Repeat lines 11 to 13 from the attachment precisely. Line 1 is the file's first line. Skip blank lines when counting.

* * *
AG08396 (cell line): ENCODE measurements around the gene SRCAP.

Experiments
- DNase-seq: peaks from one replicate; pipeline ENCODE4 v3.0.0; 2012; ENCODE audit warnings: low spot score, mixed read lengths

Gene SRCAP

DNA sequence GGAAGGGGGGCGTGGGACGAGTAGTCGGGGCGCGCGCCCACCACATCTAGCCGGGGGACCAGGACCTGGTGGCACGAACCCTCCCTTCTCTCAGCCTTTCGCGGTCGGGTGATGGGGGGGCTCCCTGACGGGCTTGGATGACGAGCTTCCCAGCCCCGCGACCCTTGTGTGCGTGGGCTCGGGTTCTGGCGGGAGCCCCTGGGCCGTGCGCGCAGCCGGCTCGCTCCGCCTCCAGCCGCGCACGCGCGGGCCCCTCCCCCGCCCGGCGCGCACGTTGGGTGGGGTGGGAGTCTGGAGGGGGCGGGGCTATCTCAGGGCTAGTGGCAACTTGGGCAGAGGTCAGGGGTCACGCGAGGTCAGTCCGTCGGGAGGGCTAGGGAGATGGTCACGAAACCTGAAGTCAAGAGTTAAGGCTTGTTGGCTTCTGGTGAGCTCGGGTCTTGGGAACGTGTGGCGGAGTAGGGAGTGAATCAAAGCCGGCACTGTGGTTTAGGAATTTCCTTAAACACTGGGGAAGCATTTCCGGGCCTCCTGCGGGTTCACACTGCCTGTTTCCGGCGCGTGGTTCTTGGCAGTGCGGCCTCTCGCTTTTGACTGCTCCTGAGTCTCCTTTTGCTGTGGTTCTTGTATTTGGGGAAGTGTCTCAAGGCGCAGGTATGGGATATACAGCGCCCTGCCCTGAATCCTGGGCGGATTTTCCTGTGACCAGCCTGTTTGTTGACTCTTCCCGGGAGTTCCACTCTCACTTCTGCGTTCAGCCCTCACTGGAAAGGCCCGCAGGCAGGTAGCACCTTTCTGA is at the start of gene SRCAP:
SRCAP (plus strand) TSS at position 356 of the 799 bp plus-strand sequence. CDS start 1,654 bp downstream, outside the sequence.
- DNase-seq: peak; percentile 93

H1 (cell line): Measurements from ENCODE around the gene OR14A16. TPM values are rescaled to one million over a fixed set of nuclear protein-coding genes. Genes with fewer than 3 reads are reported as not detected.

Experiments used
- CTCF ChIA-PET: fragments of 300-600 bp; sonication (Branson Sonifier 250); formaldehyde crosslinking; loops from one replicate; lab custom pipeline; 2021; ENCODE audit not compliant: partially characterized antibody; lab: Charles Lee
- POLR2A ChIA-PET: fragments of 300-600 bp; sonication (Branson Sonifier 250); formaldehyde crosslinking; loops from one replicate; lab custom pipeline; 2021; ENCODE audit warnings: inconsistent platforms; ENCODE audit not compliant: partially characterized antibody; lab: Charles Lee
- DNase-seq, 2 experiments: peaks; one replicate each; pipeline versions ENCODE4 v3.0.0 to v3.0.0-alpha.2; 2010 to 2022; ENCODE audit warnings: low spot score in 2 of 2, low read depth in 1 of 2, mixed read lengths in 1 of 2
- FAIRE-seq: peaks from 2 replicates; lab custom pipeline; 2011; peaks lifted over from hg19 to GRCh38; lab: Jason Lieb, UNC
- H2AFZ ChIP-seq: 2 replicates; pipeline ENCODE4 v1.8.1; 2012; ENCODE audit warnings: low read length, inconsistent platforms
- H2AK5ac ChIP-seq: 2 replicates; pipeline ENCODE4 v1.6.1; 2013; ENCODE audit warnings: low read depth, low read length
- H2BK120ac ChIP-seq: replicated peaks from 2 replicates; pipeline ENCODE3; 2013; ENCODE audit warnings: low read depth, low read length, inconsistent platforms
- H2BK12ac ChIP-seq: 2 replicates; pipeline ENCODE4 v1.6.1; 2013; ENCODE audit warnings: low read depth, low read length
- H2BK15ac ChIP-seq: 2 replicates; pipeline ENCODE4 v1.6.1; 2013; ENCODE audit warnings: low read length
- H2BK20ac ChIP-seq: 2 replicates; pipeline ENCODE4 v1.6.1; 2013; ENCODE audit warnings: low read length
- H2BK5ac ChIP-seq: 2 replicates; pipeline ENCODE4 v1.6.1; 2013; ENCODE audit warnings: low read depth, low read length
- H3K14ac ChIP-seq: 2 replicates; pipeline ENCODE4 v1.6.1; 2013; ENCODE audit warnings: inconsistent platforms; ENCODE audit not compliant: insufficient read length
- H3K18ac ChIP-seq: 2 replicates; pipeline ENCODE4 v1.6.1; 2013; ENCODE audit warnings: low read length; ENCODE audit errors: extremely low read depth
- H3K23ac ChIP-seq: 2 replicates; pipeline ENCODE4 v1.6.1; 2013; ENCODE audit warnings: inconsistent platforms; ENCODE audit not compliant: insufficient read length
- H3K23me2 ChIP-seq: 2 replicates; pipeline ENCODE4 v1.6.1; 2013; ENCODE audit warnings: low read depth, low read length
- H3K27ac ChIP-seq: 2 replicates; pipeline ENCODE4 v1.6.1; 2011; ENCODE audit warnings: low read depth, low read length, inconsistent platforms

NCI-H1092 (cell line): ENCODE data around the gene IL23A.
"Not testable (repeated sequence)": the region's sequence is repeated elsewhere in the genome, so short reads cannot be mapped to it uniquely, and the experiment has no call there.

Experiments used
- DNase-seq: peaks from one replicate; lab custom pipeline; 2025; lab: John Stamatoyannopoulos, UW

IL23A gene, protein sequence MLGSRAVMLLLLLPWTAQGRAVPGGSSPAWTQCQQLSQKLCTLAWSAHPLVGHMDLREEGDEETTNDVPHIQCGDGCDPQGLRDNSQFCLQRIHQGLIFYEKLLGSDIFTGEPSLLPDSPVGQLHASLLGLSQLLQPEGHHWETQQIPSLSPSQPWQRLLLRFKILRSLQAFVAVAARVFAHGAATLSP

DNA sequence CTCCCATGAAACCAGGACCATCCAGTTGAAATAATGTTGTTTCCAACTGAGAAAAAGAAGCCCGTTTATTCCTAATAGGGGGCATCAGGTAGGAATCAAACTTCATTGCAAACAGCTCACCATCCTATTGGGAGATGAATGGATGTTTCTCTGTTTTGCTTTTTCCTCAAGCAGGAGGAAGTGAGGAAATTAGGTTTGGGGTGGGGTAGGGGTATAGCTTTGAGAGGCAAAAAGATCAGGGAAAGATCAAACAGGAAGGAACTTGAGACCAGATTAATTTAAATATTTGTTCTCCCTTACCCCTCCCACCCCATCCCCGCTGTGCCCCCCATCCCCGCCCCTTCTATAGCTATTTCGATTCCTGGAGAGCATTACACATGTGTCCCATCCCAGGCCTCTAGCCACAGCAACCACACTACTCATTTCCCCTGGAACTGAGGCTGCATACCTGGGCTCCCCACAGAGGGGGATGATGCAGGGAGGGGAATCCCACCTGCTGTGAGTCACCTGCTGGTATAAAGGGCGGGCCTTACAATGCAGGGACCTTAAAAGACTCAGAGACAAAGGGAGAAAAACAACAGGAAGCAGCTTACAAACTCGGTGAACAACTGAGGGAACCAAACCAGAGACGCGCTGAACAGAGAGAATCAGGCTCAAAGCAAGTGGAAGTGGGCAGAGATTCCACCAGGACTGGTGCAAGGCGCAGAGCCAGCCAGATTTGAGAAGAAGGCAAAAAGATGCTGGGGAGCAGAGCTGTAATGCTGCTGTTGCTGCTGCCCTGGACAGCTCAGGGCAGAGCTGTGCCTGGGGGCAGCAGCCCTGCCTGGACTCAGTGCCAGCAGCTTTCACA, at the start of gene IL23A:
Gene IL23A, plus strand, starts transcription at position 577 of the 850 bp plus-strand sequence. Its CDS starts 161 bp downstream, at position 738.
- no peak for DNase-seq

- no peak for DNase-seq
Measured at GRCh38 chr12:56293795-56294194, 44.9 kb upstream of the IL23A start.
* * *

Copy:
- POLR2A ChIA-PET: fragments of 300-600 bp; sonication (Branson Sonifier 250); formaldehyde crosslinking; loops from one replicate; lab custom pipeline; 2021; ENCODE audit warnings: inconsistent platforms; ENCODE audit not compliant: partially characterized antibody; lab: Charles Lee
- DNase-seq, 2 experiments: peaks; one replicate each; pipeline versions ENCODE4 v3.0.0 to v3.0.0-alpha.2; 2010 to 2022; ENCODE audit warnings: low spot score in 2 of 2, low read depth in 1 of 2, mixed read lengths in 1 of 2
- FAIRE-seq: peaks from 2 replicates; lab custom pipeline; 2011; peaks lifted over from hg19 to GRCh38; lab: Jason Lieb, UNC